Laying on of hands

The laying on of hands is a religious practice. In Judaism semikhah (Hebrew: סמיכה‎, "leaning [of the hands]") accompanies the conferring of a blessing or authority.

In Christian churches, this practice is used as both a symbolic and formal method of invoking the Holy Spirit primarily during baptisms and confirmations, healing services, blessings, and ordination of priests, ministers, elders, deacons, and other church officers, along with a variety of other church sacraments and holy ceremonies.

The practice of laying on of hands is also used in Navajo religious ceremonies.[1]

Jewish traditionEdit

The laying on of hands was an action referred to on numerous occasions in the Hebrew Bible to accompany the conferring of a blessing or authority. Moses ordained Joshua through semikhah—i.e. by the laying on of hands: Num 27:15–23, Deut 34:9. The Bible adds that Joshua was thereby "filled with the spirit of wisdom". Moses also ordained the 70 elders (Num 11:16–25). The elders later ordained their successors in this way. Their successors in turn ordained others. This chain of hands-on semikhah continued through the time of the Second Temple, to an undetermined time. The exact date that the original semikhah succession ended is not certain. Many medieval authorities believed that this occurred during the reign of Hillel II, circa 360 CE.[2] However, it seems to have continued at least until 425 CE when Theodosius II executed Gamaliel VI and suppressed the Patriarchate and Sanhedrin.[citation needed]

Christian traditionsEdit

Laying on of hands Finnish Lutheran ordination in Oulu, Finland
Laying on of hands during a priestly ordination catholic, in Germany

In the New Testament the laying on of hands was associated with the receiving of the Holy Spirit (see Acts 8:14–19). Initially the Apostles laid hands on new believers as well as believers (see Acts 6:5–6).

The New Testament also associates the laying on of hands with the conferral of authority or designation of a person to a position of responsibility. (See Acts 6:6, Acts 13:3; and 1 Timothy 4:14. Also possibly Acts 14:23, where "ordained"—Greek: χειροτονήσαντες—may be translated "extended the hand".) The use of the laying on of hands for the ordination of church officers has continued in many branches of Christianity.


In the Roman Catholic Church, the practice continued and is still used in a wide variety of church ceremonies, such as during confirmation.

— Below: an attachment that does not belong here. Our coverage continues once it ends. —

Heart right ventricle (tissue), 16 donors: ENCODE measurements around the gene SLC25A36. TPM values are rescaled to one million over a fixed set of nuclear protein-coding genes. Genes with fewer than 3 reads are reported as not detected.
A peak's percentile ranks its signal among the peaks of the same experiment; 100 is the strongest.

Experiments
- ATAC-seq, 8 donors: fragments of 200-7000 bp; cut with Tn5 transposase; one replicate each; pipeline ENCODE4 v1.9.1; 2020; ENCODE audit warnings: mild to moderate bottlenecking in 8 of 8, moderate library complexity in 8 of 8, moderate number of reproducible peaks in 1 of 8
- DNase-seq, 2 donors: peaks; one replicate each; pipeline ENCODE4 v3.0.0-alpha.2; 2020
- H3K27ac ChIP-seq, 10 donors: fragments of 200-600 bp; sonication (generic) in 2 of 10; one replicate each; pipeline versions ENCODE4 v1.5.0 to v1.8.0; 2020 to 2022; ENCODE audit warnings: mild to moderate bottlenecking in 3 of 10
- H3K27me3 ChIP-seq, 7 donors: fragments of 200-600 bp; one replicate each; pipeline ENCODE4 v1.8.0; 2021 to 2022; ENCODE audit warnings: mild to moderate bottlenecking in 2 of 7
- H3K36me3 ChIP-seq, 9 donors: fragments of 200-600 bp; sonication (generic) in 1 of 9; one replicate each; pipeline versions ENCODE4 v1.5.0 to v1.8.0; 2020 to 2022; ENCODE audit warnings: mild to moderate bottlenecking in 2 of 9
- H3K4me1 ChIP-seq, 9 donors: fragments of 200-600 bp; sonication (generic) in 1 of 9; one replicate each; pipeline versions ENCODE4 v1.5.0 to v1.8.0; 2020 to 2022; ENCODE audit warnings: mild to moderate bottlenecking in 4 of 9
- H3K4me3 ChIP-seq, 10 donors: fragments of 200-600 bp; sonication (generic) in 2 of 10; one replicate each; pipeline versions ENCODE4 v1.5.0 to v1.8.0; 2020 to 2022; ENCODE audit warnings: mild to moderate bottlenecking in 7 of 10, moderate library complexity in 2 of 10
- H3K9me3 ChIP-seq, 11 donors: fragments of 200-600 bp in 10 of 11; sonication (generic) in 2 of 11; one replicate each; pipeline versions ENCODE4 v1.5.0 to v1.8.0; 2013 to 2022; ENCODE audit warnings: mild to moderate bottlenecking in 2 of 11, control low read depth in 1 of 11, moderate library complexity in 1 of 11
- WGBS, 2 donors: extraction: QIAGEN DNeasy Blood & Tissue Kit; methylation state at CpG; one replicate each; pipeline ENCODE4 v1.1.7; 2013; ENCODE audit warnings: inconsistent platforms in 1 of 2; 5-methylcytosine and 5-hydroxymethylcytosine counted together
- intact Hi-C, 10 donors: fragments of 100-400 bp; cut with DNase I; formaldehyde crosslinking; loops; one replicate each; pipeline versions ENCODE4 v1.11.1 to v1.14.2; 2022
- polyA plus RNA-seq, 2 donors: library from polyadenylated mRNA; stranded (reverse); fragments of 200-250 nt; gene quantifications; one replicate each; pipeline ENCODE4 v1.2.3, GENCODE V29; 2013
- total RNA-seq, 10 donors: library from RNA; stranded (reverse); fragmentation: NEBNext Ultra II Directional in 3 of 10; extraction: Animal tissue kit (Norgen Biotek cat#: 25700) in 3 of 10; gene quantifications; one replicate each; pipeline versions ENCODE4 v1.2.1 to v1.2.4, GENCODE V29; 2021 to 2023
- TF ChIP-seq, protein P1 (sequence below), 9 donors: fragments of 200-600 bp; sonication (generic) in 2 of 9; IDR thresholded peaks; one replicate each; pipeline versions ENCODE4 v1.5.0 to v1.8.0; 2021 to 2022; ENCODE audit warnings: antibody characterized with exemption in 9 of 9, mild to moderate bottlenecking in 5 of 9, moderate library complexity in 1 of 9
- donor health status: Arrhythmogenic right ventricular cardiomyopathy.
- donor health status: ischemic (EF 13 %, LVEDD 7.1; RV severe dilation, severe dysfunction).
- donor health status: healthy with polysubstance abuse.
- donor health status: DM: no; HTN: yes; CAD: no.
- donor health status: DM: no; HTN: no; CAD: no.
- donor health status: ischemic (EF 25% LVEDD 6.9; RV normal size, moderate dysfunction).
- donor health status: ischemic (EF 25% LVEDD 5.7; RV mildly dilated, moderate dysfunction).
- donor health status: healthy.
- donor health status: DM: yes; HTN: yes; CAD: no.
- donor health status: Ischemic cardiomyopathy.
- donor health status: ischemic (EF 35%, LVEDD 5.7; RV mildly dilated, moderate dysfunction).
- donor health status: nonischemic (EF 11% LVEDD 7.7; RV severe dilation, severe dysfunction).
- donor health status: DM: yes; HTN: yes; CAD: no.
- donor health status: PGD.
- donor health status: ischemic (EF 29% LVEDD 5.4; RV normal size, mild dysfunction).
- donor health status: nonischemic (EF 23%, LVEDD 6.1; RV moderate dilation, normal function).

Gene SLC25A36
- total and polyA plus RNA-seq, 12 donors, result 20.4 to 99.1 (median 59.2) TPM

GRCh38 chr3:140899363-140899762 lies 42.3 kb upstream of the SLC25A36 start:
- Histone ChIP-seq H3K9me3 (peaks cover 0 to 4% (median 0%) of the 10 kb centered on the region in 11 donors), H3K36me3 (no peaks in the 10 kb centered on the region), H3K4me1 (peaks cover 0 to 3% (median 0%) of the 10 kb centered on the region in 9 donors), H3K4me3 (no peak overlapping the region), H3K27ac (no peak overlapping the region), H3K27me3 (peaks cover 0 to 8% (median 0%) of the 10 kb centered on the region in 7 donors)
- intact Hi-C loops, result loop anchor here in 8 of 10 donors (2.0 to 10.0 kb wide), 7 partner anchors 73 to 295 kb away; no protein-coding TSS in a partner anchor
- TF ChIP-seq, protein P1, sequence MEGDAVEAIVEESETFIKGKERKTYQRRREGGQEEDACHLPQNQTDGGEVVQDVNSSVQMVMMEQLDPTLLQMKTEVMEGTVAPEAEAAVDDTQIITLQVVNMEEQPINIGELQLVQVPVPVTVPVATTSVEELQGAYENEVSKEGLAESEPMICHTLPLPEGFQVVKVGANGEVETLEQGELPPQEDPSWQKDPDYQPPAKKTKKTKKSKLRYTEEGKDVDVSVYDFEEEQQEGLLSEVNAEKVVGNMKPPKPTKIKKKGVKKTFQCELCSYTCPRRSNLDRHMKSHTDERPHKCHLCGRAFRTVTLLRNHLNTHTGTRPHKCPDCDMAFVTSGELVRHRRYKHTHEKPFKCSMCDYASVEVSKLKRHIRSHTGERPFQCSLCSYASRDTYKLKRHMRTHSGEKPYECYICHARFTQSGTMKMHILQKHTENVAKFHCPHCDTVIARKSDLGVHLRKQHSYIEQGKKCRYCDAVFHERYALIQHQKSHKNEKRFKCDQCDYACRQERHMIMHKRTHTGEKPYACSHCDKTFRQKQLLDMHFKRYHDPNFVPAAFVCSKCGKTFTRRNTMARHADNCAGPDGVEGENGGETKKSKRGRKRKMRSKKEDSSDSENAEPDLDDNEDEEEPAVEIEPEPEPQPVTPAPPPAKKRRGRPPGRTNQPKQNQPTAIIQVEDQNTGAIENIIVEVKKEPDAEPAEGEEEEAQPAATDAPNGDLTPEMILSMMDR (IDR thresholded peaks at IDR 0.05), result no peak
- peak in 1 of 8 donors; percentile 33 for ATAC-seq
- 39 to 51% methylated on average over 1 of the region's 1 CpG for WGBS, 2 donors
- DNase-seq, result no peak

Laying on of hands for healing in Bhaktapur, in Nepal, in 2012

In Evangelical Christianity, the laying on of hands takes place for pastoral ordination. [3] In Baptists churches, it takes place after believer's baptism. [4] This is one of the two points which was added in the 1689 Baptist Confession of Faith in 1742. [5][6] In Pentecostals churches, this gesture takes place during prayers for faith healing [7]

State useEdit

The laying on of hands, known as the royal touch, was performed by kings in England and France, and was believed to cure scrofula (also called "King's Evil" at the time), a name given to a number of skin diseases. The rite of the king's touch began in France with Robert II the Pious, but legend later attributed the practice to Clovis as Merovingian founder of the Holy Roman kingdom, and Edward the Confessor in England. The belief continued to be common throughout the Middle Ages but began to die out with the Enlightenment. Queen Anne was the last British monarch to claim to possess this divine ability, though the Jacobite pretenders also claimed to do so. The French monarchy maintained the practice up until the 19th century. The act was usually performed at large ceremonies, often at Easter or other holy days.

See alsoEdit


  1. ^ Lewton, Elizabeth L.; Bydone, Victoria (1 December 2000). "Identity and Healing in Three Navajo Religious Traditions: Sa'ah Naagháí Bik'eh Hózho". Medical Anthropology Quarterly. 14 (4): 476–497. doi:10.1525/maq.2000.14.4.476. ISSN 1548-1387.
  2. ^ Nachmanides, Sefer Hazekhut, Gittin ch 4; Rabbenu Nissim, ibid; Sefer Haterumot, Gate 45; R Levi ibn Haviv, Kuntras Hasemikhah.
  3. ^ Walter A. Elwell, Evangelical Dictionary of Theology, Baker Academic, USA, 2001, p. 678
  4. ^ John H. Y. Briggs, A Dictionary of European Baptist Life and Thought, Wipf and Stock Publishers, USA, 2009, p. 296
  5. ^ William H. Brackney, Historical Dictionary of the Baptists, Scarecrow Press, USA, 2009, p.525-526
  6. ^ Bill J. Leonard, Baptists in America, Columbia University Press, USA, 2005, p. 76
  7. ^ Christopher A. Stephenson, Types of Pentecostal Theology: Method, System, Spirit, OUP USA, USA, 2012, p. 64


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